I worked in tourism for over 20 years and often had transatlantic colleagues visiting the office. I would often take them down to the Pantiles and to the exhibition - there was even a gift shop for them afterwards. As other people involved in tourism, they were equally enthralled with the exhibit.
It gave the Pantiles a focal point and made visitors stay in the Pantiles for longer.
I think it was a extremely short sighted for it to be closed. There is nothing else like it around the area at all. But then I can never understand our council and their very strange decisions. If only we had had the internet then - maybe we could have roused an anti-closing down group!
One other thing that was fabulous for a couple of years - and I think around the same time, was when the council/tourist office used to employ a touring acting group for a week or two and they would "perform" along the Pantiles, completely improvising with the crowds. (Quite fun if they were improving with some alcohol fuelled people) They were a super talented bunch - full of gossip - based on true stories of real people from TW past. If you were sitting outside the Duke of York, you would probably get a player coming up and chatting to you about all sorts of drama. They also had musicians and the town crier. It was great - but I cannot remember exactly when it was. I am sure someone in the Tourist Office might know?
Paul remembers things that others missed:
Expensive, underground, some sort of audioguide! Been a couple of times, a fair while ago, all I really remember was a cobbled courtyard scene, and a gambling scene where you looked down from a balcony. I think it was you who said you knew the person who owned the gambling table in that scene, and it was quite rare? I have a really bad memory for things like this. I think you also got a sample of water with your visit?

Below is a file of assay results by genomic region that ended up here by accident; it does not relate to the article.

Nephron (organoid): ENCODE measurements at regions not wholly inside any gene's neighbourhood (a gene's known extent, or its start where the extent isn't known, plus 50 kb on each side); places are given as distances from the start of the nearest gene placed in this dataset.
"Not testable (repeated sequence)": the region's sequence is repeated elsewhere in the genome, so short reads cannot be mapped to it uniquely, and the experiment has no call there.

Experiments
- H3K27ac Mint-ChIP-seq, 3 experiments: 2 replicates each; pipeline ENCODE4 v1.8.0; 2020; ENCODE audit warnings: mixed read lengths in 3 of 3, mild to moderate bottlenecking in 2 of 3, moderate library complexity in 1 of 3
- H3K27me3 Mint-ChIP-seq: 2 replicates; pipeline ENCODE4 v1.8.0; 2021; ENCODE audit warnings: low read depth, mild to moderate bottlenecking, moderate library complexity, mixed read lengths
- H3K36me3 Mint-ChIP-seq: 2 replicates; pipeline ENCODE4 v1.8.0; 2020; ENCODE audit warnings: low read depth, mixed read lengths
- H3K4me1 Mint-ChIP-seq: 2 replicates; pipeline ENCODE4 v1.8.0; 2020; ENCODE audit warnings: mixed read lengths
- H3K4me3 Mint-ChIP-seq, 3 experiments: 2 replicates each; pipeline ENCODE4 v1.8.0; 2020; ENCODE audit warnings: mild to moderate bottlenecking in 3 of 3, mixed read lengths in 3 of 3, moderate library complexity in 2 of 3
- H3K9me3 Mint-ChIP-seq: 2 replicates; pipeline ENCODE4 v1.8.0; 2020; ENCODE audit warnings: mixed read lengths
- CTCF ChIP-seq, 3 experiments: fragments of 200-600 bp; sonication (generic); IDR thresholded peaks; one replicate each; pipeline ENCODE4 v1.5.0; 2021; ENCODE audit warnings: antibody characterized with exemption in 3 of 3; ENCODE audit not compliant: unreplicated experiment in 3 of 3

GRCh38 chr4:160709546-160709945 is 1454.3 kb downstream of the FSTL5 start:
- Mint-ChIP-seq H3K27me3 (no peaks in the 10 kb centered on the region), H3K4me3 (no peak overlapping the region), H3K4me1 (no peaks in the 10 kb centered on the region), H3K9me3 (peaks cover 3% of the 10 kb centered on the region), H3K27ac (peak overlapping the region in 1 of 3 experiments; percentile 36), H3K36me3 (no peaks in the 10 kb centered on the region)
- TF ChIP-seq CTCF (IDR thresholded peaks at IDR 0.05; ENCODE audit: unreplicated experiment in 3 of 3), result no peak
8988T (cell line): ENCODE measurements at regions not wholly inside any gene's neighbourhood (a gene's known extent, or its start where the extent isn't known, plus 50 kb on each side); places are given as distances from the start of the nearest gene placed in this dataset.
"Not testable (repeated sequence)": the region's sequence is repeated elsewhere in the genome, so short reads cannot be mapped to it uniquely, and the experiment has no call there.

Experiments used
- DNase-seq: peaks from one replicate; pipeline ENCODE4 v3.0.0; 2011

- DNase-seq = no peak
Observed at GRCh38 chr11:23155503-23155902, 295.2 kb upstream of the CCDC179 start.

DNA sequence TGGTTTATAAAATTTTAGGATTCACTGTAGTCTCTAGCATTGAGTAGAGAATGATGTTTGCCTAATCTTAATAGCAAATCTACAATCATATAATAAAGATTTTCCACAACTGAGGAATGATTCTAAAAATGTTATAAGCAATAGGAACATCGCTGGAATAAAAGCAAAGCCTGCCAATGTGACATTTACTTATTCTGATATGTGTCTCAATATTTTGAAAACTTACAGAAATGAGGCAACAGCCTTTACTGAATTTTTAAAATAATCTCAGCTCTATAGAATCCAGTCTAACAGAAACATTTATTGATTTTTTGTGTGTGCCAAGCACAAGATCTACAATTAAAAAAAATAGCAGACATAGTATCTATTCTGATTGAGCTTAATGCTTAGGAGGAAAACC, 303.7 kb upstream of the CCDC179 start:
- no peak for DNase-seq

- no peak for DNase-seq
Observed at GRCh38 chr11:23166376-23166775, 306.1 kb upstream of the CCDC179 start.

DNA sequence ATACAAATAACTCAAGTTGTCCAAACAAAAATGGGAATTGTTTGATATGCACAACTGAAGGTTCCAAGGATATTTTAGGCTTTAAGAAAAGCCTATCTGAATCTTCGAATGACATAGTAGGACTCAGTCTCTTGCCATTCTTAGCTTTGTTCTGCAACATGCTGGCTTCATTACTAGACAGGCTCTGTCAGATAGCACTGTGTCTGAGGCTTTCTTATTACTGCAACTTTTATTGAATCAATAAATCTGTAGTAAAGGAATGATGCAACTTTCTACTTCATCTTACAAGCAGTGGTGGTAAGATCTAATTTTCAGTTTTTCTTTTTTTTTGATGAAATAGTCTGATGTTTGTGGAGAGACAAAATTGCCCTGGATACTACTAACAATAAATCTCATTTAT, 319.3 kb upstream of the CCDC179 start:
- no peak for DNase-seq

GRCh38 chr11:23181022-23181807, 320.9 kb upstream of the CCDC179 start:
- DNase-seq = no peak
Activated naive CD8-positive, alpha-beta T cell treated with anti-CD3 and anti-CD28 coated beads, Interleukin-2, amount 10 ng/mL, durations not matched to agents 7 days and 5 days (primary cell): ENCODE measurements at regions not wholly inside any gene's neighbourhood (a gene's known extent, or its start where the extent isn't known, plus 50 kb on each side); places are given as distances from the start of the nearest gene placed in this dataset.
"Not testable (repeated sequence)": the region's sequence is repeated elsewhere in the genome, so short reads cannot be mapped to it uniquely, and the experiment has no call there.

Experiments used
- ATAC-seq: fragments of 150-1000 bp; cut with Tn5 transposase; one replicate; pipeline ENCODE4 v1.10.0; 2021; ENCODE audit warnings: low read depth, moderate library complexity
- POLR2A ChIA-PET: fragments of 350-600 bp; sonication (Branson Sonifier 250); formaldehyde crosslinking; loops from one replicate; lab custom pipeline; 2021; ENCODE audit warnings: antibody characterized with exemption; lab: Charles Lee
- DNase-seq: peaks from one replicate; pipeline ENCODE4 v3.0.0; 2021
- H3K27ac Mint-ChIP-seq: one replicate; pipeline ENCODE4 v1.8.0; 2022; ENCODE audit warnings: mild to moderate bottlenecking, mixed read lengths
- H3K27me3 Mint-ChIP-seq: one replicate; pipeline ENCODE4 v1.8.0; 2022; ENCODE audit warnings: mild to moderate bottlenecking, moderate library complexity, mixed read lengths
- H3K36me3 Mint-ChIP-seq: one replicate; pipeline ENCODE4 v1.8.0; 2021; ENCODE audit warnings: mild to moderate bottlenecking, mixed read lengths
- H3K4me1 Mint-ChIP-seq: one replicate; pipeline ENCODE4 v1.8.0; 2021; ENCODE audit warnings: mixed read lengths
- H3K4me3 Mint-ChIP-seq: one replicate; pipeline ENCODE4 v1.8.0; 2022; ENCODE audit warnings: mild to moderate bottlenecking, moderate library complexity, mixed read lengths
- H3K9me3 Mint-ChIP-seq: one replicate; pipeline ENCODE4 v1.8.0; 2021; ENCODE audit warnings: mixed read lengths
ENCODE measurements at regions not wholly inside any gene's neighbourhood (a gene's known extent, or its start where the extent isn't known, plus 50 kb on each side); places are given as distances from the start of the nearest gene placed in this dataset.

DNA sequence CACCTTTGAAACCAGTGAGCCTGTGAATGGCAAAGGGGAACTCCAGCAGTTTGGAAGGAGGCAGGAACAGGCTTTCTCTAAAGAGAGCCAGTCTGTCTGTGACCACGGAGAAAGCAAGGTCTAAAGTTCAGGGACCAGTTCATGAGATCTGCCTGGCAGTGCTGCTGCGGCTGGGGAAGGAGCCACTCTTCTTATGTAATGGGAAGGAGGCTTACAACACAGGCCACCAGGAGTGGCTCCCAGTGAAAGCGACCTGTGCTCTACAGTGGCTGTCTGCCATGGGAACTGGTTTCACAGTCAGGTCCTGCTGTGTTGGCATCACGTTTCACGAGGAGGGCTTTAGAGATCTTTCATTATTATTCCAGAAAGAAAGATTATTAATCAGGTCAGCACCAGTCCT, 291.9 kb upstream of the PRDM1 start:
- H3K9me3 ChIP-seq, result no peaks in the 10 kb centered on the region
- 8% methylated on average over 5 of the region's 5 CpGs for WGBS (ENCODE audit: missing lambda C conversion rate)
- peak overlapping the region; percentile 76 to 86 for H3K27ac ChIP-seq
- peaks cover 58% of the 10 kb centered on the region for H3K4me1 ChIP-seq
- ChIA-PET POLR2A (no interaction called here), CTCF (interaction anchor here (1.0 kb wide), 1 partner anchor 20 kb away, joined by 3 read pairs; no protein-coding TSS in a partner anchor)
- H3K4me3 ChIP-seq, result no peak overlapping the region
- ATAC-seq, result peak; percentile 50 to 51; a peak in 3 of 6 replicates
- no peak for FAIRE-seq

Sarah Axford remembers it well:
I think Paul and I went there when I first moved to Tunny- so way back in 2002. I remember it was fairly expensive, but I think that covered an audio and a guide book.
There were lots of rooms with furniture from Beau Nash's time, and the scene set for each display dated back to this era. My fav room was a ballroom scene (which I think we looked over on) I was upset when it closed (after all it hasn't left much to show tourists considering Tunny is meant to be a tourist town). I would be interested in knowing what Tunny council have done with all the models?
Max Lewis remembers it being rather disappointing:
My son James and I were the very first visitors to the Day at the Wells. We arrived 20 minutes before it first opened. There was no one else in the queue. We thought it rather cheap and disappointing certainly compared with Jorvik which we had visited the previous year and was excellent. Towards the end the visitors each day were in single figures.
It was a poor quality tourist facility that must have cost the Council a fortune. The whole Corn Exchange has been a mismanaged project from day one. It is always empty and is tawdry. If only it had a theme such as a collection of alternative health venues I am sure it would have been a financial success. I think the Corn Exchange is made worse by the tatty A frame boards outside. Such a shame. The river under the Corn exchange you refer to is the water from Upper Cumberland/Cumberland Walk that goes under the Corn Exchange and eventually ends up at the Garden Centre near Sainsbury. The water is quite ferous though it is not the same water as the chalybeate spring.
George Hammerton recalls a very early memory:
When I was a little boy, around 9 years old, my parents brought me down to Kent and to the Tunbridge Wells Experience (as I seem to remember it being called). My sister and I fell in love with it and I think that for us it actually had a big influence on our moving here to live. Such a shame it's gone, I'd go every weekend if I still could :)
Alison remembers it in her usual style:
All I remember is that it smelt funny :) I do also remember dodgy cassette-based headsets with commentary and harpsichord music!?!
If you would like to leave your memories of the exhibition then please leave me a comment below. In our next and final instalment we'll explore what happened next and what might happen in the future.